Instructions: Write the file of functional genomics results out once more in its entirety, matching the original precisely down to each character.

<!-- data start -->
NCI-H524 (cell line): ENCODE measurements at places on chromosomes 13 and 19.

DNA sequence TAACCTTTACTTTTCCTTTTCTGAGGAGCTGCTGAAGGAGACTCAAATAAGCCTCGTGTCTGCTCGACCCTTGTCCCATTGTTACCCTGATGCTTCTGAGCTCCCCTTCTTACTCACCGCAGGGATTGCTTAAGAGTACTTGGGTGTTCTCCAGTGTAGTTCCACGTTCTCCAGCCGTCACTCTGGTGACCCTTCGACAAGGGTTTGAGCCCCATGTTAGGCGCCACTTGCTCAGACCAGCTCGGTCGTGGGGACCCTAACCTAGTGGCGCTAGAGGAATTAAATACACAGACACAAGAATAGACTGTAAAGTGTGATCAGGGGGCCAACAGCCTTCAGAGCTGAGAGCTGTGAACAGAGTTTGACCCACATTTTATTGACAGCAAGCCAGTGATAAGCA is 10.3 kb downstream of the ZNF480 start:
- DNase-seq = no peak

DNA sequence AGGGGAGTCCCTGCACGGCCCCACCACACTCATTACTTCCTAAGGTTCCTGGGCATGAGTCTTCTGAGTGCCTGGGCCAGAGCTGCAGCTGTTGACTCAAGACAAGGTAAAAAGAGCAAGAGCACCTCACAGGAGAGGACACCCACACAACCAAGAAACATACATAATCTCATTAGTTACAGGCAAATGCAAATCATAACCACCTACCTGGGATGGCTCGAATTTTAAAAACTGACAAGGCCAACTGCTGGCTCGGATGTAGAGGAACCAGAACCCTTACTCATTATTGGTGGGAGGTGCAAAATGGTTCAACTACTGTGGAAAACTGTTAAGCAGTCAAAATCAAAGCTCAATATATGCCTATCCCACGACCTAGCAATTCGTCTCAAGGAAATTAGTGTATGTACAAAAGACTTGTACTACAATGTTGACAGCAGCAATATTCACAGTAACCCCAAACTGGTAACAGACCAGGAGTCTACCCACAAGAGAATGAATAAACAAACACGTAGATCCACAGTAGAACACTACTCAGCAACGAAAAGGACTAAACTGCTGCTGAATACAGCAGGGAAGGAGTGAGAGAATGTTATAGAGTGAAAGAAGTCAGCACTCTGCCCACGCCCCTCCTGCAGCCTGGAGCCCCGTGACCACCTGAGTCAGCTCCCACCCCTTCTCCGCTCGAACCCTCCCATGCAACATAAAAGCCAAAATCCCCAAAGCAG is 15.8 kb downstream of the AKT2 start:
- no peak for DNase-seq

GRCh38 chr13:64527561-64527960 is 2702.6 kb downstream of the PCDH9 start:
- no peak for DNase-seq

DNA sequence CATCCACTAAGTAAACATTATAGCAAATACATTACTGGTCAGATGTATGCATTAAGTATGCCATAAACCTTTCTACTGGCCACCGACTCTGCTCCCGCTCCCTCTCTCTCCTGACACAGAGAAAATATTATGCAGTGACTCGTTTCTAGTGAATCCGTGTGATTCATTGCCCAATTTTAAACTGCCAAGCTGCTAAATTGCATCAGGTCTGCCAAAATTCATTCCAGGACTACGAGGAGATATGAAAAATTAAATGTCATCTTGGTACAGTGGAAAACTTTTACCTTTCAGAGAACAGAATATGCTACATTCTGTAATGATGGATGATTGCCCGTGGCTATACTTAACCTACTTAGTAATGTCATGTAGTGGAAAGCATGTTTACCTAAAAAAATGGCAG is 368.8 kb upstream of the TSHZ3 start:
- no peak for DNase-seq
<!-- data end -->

NCI-H524 (cell line): ENCODE measurements at places on chromosomes 13 and 19.

DNA sequence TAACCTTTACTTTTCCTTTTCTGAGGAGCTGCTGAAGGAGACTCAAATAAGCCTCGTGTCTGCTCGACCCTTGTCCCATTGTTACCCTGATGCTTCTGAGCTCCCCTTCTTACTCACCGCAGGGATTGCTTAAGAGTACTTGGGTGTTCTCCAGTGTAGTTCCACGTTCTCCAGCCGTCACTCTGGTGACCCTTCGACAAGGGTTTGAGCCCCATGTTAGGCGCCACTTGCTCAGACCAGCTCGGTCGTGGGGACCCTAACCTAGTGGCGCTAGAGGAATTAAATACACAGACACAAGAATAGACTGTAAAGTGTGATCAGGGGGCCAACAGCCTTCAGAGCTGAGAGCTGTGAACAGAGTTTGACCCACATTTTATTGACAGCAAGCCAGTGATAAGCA is 10.3 kb downstream of the ZNF480 start:
- DNase-seq = no peak

DNA sequence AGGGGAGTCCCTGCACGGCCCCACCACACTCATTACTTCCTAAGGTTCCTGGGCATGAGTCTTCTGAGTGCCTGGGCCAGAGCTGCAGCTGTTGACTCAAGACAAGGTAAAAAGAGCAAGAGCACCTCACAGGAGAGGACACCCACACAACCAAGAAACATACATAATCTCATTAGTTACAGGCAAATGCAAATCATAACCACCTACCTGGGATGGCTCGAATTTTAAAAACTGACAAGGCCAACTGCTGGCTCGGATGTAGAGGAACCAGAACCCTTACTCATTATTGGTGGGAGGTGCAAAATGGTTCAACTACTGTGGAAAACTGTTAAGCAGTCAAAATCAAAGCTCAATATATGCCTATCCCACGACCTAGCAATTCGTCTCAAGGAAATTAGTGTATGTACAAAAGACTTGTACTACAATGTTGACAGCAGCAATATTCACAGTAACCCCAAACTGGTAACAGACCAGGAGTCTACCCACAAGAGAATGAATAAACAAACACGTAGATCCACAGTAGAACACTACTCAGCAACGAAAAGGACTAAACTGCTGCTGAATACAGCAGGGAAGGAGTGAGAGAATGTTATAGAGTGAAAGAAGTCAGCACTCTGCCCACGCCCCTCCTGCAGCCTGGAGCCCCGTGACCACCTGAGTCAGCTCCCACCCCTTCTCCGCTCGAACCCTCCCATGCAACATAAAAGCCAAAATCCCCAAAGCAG is 15.8 kb downstream of the AKT2 start:
- no peak for DNase-seq

GRCh38 chr13:64527561-64527960 is 2702.6 kb downstream of the PCDH9 start:
- no peak for DNase-seq

DNA sequence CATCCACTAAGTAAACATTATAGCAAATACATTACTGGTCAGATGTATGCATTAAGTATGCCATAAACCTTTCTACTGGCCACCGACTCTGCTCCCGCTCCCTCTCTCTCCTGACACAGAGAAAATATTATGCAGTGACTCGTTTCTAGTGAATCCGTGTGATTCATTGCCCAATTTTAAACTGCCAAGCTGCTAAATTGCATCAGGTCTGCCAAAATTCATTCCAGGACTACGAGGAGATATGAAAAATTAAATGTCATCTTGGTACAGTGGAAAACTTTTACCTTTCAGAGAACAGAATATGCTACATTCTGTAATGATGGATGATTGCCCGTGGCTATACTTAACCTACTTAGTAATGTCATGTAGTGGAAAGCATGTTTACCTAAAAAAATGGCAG is 368.8 kb upstream of the TSHZ3 start:
- no peak for DNase-seq